Sneakers, dress shoes or boots - we love shoes. But, no matter how many resolutions we make to keep them pristine, the reality of having them hit the pavement day in, day out means that they inevitably show signs of a life on the road. Then there are the unexpected disasters to contend with (namely muddy puddles) which are cause enough for a micro meltdown. No longer do you have to suffer the indignity of stained sneakers or lacklustre loafers - we've compiled a list of tips for making sure your shoes stay looking their best.

The Lucas rust suede penny loafers


Ah, suede, is there any other fabric that feels almost better than it looks? Suede clearly has a lot going for it sartorially speaking, but moreso than any other fabric, it needs regular TLC to keep it happy. So before you take those suede sneakers or loafers outdoors pay attention to the below steps.

1. If your suede shoes have any surface dirt on them, cleaning them with a brush (a specialist suede one) is your first port of call. Brush your suede throughly in all directions to lose any unwelcome passengers.

2. Stains on your suede a little more stubborn? You'll need a suede cleaning block which - through gentle abrasion - will wear away persistent marks. Words of warning; be gentle.

3. Suede should always be protected, whether fresh from the box or freshly cleaned. For this you'll need a suede spray, which you should apply from a distance of about 10cm. Go easy to avoid your suede shoes' soft nap getting over-immersed.

Note: Regularly apply suede protector as necessary and it will act as a barrier between would-be strains and your shoes. Ideal.

The Finn tan double monk strap shoes


If you're wearing anything that could be consider a 'dress shoe' (that's Oxfords, Derbies, loafers, monk straps and whole cuts incase you were wondering) constant high shine is a requirement, always. Even if you're wearing them with jeans. Luckily, they're less likely to fall prey to would-be stains than suede  shoes but they still need a measure of care to keep them clean.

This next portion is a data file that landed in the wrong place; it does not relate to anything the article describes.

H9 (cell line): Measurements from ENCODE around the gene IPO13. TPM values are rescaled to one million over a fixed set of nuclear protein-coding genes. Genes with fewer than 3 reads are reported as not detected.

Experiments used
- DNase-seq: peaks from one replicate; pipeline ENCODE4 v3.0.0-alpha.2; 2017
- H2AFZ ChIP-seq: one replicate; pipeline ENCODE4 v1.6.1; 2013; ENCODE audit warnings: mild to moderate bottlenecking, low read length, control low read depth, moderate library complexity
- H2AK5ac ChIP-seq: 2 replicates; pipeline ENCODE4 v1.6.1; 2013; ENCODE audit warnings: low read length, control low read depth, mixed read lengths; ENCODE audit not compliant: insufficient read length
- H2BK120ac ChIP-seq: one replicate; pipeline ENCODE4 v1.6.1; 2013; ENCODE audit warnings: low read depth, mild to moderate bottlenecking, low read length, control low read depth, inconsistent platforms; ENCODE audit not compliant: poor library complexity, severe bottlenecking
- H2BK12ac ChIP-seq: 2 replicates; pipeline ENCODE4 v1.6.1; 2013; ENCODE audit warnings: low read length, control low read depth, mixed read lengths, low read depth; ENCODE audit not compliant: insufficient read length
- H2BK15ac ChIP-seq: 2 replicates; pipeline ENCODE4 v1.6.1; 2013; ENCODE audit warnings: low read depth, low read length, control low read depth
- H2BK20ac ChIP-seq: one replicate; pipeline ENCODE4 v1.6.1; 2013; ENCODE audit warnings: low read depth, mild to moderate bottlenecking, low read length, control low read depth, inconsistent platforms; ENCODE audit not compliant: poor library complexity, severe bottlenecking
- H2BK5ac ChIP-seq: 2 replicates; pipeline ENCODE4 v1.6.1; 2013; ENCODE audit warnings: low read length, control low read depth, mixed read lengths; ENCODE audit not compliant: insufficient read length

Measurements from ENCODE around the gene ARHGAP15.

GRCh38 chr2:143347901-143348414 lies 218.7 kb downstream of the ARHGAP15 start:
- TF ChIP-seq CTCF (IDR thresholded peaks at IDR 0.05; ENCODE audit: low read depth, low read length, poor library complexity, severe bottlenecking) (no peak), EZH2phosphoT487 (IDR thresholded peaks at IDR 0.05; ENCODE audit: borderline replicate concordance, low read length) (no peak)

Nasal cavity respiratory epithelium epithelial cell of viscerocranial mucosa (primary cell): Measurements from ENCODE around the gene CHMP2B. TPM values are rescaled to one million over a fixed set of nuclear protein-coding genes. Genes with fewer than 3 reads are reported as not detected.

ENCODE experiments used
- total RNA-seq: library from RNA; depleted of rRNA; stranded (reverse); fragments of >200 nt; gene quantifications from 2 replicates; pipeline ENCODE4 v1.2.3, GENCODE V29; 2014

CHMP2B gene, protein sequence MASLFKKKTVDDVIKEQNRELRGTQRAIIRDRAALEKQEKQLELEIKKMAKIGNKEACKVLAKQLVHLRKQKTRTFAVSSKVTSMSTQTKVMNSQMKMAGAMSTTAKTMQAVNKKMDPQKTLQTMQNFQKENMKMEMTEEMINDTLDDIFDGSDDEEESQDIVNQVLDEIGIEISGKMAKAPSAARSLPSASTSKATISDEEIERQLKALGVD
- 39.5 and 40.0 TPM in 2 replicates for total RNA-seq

1. Take a shoe brush and make sure you brush lightly but thoroughly to loosen and remove any surface dirt.

2. Once you're happy you've got a clean work surface, remove your shoes' laces to ensure that when it's time to apply polish you'll get an even protective coating.

3. Next, take a clean cloth and apply a extremely sparing amount of shoe polish to it, then buff your shoes using a circular motion - make sure that you don't forget the tongues of your shoes.

4. Wait ten to fifteen minutes for the polish to dry.

5. Take your shoe brush and buff each shoe gently.

6. Re-insert your laces and you're good to go.

Note: Leather is natural material and needs regular nourishment to keep at its very best, so don't wait until your shoes need to be cleaned and instead get into the regular practice of polishing them.

The Don 1971 white sneakers


Sneakers are no longer solely the preserve of sporting fields, or even off-duty weekend wear, the menswear world has embraced them as part of the working wardrobe too. The upside? You'll never not be comfortable. The downside? Much more grime. Don't under any circumstances bundle them into the washing machine and instead take heed of our sneaker saving rules. 1. Remove your sneakers' laces. 2. Knock your sneakers together to dislodge debris. Sounds simple, but it really works wonders. 3. Use a (clean) damp cloth to gently buff away surface imperfections. 4. If the above doesn't rid your sneakers of stains, reach for an old tooth brush and warm soapy water. Apply the water to each trainer and gently brush at stains. Do not try this with suede sneakers though. 5. Let your sneakers dry fully. 6. Apply a light layer of sneaker protecter to keep undesirable stains from cropping up again. 7. Replace your laces. Note: If your laces are irreparably stained, we suggest buying some fresh ones as a instant and easy way to breathe new life into your sneakers.